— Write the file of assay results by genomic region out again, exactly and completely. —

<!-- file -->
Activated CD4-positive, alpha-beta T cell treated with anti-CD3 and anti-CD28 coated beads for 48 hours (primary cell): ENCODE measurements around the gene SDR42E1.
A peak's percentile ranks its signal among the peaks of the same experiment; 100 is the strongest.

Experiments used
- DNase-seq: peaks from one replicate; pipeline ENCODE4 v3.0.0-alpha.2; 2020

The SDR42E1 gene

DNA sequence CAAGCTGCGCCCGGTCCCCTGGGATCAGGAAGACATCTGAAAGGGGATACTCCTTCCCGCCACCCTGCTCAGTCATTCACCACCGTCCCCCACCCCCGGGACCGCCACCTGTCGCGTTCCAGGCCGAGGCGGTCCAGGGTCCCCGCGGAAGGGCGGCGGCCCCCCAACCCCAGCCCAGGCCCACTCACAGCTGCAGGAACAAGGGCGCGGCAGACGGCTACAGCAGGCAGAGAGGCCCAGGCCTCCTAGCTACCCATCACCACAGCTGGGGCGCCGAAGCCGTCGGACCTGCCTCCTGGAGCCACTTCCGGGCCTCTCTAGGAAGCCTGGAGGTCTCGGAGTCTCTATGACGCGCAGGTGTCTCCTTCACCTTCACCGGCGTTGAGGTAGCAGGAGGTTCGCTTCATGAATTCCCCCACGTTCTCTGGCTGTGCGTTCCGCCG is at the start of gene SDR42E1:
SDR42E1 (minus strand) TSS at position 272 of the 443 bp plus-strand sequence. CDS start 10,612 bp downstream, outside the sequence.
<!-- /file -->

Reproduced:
Activated CD4-positive, alpha-beta T cell treated with anti-CD3 and anti-CD28 coated beads for 48 hours (primary cell): ENCODE measurements around the gene SDR42E1.
A peak's percentile ranks its signal among the peaks of the same experiment; 100 is the strongest.

Experiments used
- DNase-seq: peaks from one replicate; pipeline ENCODE4 v3.0.0-alpha.2; 2020

The SDR42E1 gene

DNA sequence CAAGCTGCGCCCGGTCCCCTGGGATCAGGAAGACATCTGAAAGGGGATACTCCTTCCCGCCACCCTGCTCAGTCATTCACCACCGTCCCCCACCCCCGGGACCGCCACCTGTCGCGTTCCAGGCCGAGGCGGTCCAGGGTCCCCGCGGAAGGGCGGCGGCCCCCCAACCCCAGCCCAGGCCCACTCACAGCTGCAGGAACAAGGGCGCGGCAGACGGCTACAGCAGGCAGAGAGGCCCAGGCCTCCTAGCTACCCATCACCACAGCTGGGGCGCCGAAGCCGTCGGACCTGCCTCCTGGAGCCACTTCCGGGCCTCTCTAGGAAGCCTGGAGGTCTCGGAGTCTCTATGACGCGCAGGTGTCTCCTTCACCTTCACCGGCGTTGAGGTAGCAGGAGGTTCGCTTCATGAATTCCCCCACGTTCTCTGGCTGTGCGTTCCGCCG is at the start of gene SDR42E1:
SDR42E1 (minus strand) TSS at position 272 of the 443 bp plus-strand sequence. CDS start 10,612 bp downstream, outside the sequence.